If you are anything like me, leaving your current company for a new opportunity is not as easy as most people think. Most of us have forged relationships with our co-workers and bosses, have dedicated countless hours to that company and want to see whatever we are working on through until it turns into something great.
However, sometimes there are circumstances that come up which cause many professionals to start looking for opportunity outside of their company. Promotion opportunities, financial reasons, family reasons, relocation and more usually power the ultimate decision to move on from your current company to a new one.
When the decision has been made to leave your company and accept a new position, there is one thing professionals do not want to do above all others—burn a bridge with their current employer. You never know who your current bosses or coworkers speak to on a regular basis or where their careers will take them, so they could end up being very valuable references and networking contacts in the near future.
With this in mind, there is a common question always asked to our team here at NexGoal—how do I quit?
Walking away is never an easy thing to do. We get even more questions from professionals we place in jobs all the time. How much time of a notice should I provide? Should I do it in person or through email? When should I tell the team? What happens if they offer to match my new salary offer?
The answers to all of the above questions are not easy, as they can change from situation to situation. But, we do have a few suggestions on how not to quit your job when you have decided to move on.
Do not send an email out of nowhere
In some situations, employers can see your move coming—but in others they have no clue. The last thing you want to do as a professional is to surprise them with an email out of nowhere to start or end their day. It could cause a knee jerk reaction and completely interrupt operations.
Instead, you should ask to speak to your direct report manager in person for a few moments. In this discussion, you should make them aware of the fact you are leaving the company right away. Thank them for the opportunity to work with them, and then inform them the new opportunity has come along and why it is important for you to take it.
Do NOT use this time as one to vent about all the things you have hated about working there, no matter how much you want to. This conversation is about being professional and maintaining a positive relationship with someone you have likely worked closely with for a long time. If you feel the need to vent about the negatives, save it for the exit interview with the human resources department.
Do not tell your colleagues before you tell your boss
In most places of employment, we become friends with the people we work with. That means you have conversations with them on the side about all things work and potential opportunities outside of the office.
While the majority of these conversations usually never amount to anything more than usual office banter, if the situation does arise where you are actually going to leave, you should wait until you have informed your boss before you tell your colleagues.
The last thing you want to do is become a distraction in the office, and that is exactly what will happen if you tell your colleagues before you tell your boss. Office gossip happens everywhere, and you will become the center point of it—up until the point where it gets back to your boss somehow before you have told him. This creates a potential feeling of disrespect and betrayal, and goes directly back to the point we made in the section above this one.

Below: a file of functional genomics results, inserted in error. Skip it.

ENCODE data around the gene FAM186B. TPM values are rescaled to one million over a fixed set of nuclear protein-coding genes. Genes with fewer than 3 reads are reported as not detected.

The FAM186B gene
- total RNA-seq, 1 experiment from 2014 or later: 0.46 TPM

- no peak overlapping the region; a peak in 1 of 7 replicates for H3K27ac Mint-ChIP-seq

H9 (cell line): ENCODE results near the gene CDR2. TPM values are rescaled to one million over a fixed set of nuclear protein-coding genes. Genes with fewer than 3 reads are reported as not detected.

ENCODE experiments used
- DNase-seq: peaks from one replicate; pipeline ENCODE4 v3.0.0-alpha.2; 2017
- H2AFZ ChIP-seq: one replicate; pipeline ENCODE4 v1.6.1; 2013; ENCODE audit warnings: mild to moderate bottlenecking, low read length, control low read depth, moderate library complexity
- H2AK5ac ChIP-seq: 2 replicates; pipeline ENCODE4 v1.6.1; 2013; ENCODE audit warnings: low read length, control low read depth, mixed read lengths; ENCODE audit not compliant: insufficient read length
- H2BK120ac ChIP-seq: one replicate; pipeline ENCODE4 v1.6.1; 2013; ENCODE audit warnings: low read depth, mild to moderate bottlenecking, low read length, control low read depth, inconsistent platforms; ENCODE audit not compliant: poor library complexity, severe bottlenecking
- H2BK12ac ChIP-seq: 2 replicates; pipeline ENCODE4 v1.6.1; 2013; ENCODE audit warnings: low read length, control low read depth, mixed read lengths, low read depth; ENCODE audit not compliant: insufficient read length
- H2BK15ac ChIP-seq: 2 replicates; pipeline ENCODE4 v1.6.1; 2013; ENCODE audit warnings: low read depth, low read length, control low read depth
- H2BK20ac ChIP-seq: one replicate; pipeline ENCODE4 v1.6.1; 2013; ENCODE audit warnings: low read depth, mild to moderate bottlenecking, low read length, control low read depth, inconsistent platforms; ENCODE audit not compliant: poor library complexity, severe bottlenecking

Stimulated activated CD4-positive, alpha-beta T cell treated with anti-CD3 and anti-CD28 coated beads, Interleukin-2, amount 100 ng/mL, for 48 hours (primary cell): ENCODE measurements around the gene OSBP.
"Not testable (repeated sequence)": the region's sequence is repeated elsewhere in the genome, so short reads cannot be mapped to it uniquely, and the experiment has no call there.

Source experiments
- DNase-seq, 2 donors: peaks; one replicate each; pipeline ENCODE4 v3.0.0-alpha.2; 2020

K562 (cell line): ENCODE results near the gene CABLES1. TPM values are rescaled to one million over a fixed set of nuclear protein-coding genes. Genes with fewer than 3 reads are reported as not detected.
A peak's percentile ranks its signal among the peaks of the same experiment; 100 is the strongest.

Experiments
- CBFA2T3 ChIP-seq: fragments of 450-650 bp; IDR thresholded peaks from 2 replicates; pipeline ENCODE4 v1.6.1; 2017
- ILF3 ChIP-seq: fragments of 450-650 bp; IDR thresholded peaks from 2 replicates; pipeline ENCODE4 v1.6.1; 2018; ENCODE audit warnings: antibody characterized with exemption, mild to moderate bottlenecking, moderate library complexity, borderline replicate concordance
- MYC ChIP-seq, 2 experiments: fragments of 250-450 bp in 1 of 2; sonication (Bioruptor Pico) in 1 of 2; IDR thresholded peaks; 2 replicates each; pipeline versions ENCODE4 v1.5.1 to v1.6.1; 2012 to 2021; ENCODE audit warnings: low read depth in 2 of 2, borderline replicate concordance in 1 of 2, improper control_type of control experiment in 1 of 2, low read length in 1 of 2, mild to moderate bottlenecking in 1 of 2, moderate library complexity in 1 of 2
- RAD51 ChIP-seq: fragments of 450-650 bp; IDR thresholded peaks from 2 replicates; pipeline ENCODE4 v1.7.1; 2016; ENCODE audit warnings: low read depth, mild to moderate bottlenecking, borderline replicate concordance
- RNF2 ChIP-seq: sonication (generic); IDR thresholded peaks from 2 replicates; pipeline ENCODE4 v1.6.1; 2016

There is a time and place to tell your colleagues you are leaving, which you should discuss with your boss when you tell them first. They will likely want to call a meeting at the end of the day to inform everyone as a group that you have decided to move on, which will give you an opportunity to manage the “shock factor” all at one time.
Do not let your emotions come out in the notice
When you actually write the official notice with your intention to leave and exit date on it (after you have informed your boss), some professionals think of this as a time to inform human resources of the good and the bad of their tenure there. Well, I hate to be the bearer of bad news—that is not the time either.
Your notice you should be short and to the point. A good example would be, “Please accept this as my notice of resignation from Company X. The last few years have given me great opportunities and a chance to work with a great team, but I have decided to move on. My last day of work will be (insert date here).”
I know what you are thinking right now, you have likely written that long, gushing notice where you told human resources how great it was to work there, how you will miss everyone and much more. There is absolutely nothing wrong with what you have done in the past, but moving forward you should adopt a more concise method and save all of the pleasantries for when you are talking to everyone in person.
Leaving a company is never an easy thing to do, but no matter how you feel about your current situation you should do everything in your power not to burn bridges on the way out the door. You can ensure a smooth transition and positive relationship management for the future by taking the three steps outlined above.
Will doing these things guarantee that everyone likes you and nobody is mad at you for leaving? Absolutely not, there are always going to be bosses and colleagues that feel that way. But the more professional you act as you leave, the better you look in the long run when it comes to your career.